Butterflies and the Tide

March 6, 2020

In the recent weeks, equity markets have seen a 10% decline and interest rates have posted significant declines.   The bond and equity markets are not reacting to recent developments as investors have become accustomed to. Buying the dip in equities and trading with the support of central banks are some of the most predictable ways to profits over the last 10 years but these have not been as profitable recently. There could be some valid reasons for uncertainty to remain elevated and for markets to continue in their erratic behavior. Here are three timeless quotes to help process through the noise. 

“A Butterfly flaps its wings and causes a hurricane.”

Chaos Theory 

The virus in China has definitely caused significant disruptions to the supply and demand of various goods. Some demand is not going to come back. Consider a cancelled flight will never happen and electrical power not consumed by a manufacturing facility will not be replaced. Other demand is just a backlog. Steel production or semiconductor components that will see a sharp decline but a resurgence once the storm passes. The draconian measures taken by China certainly did cause some disruptions as is evidenced by the graph of electricity consumption in China. There is both lasting damage but also growth that is deferred. Chinese power consumption is illustrated in the image below. The lack of a recovery since the Chinese New Year illustrates the disruption. In addition, many workers are unable to report back to work because of the travel bans in place in China. The recovery of both the supply chain and the demand for services will likely take significant time.

Source: Goldman Sachs

“It’s only when the tide goes out that you learn who has been swimming naked.”  

Warren Buffett

Market declines and demand disruptions causes companies that were on the margin to be revealed for their weakness. Any company that was trying really hard for their next funding round could now potentially be unable to find that funding. This goes for both companies seeking venture funding as well as companies issuing debt in the bond markets. Of course, some companies do not have the reserve funds for extended shutdowns. The performance and credit spreads between top tier blue chip companies that can withstand a storm vs more lower tier companies is likely warranted as long as the tide is out. This also suggests that asset classes, sectors and individual companies could see significant performance dispersion when volatility subsides as strong business models that are resilient become more apparent. A rescinding tide is an opportunity to identify resilience.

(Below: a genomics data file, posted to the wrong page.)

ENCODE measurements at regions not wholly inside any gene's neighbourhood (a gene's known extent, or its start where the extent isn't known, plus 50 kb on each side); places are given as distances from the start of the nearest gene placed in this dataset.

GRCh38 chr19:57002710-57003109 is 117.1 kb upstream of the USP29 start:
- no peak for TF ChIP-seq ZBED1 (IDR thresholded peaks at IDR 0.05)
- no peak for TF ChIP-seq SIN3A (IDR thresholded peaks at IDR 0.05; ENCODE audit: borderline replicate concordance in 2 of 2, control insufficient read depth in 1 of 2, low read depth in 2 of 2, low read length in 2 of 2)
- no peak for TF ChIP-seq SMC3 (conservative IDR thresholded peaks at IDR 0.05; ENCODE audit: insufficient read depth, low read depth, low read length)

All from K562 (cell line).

“Markets are Reflexive”

George Soros 

Reflexivity in economics refers to the self-reinforcing effect of market sentiment, whereby rising prices attract buyers whose actions drive prices higher still until the process becomes unsustainable. George Soros applies the term as a way of saying that market prices can move beyond the point of rational pricing. If everyone believes something, it will move past what is rational and eventually, that movement becomes rational. This occurred in the years before the financial crisis. Part of the reason that low documentation mortgages were underwritten was because previous loan losses were extremely small as prices advanced. House purchases were made on the expectation that prices would rise and this actually happened for several years in this positive feedback loop. This was well beyond rational expectations before prices eventually reverted.  

The same reflexive nature applies to a panic sale of assets and the seizing up of the economic engine.   As people act in fear, some of which might even be warranted, they are likely to push prices and markets beyond what might be rational. This is illustrated in many areas from purchases of masks and toilet paper to the flight to safety in treasury bonds. Bond markets are now expecting that the Federal Reserve will cut their fed funds target rate by yet another 0.5% in June in addition to the 0.5% cut in fed funds on March 3rd!  While this does seem like a sharp drop, US treasury bonds are still some of the highest yielding bonds in the developed World even after their decline over the last four weeks. The reflexive nature of markets could cause extended disruptions. Cancellations of large conferences like Mobile World Congress and Facebook’s F8 are significant. Work slowdowns at large companies are likely to be mirrored by smaller businesses. This negative feedback loop of actions could already be beyond what is rational for a virus that has only a few weeks of data in the U.S. Then again, the feedback loop only stops when it reaches an extreme well beyond what is rational. 

What are the actions to take? 

  • Maintain the long-term view: This too shall pass. 
  • Balance market risk with assets that are resilient: Asset allocation is important.  
  • Talk to your neighbor:   Resilience does not come from isolation. 

Eric Jardine is an investment adviser with Perigon Wealth Management. He has over 15 years of experience investing across the capital markets as an analyst and portfolio manager.

Written by Eric Jardine
Operations | Wealth Advisor

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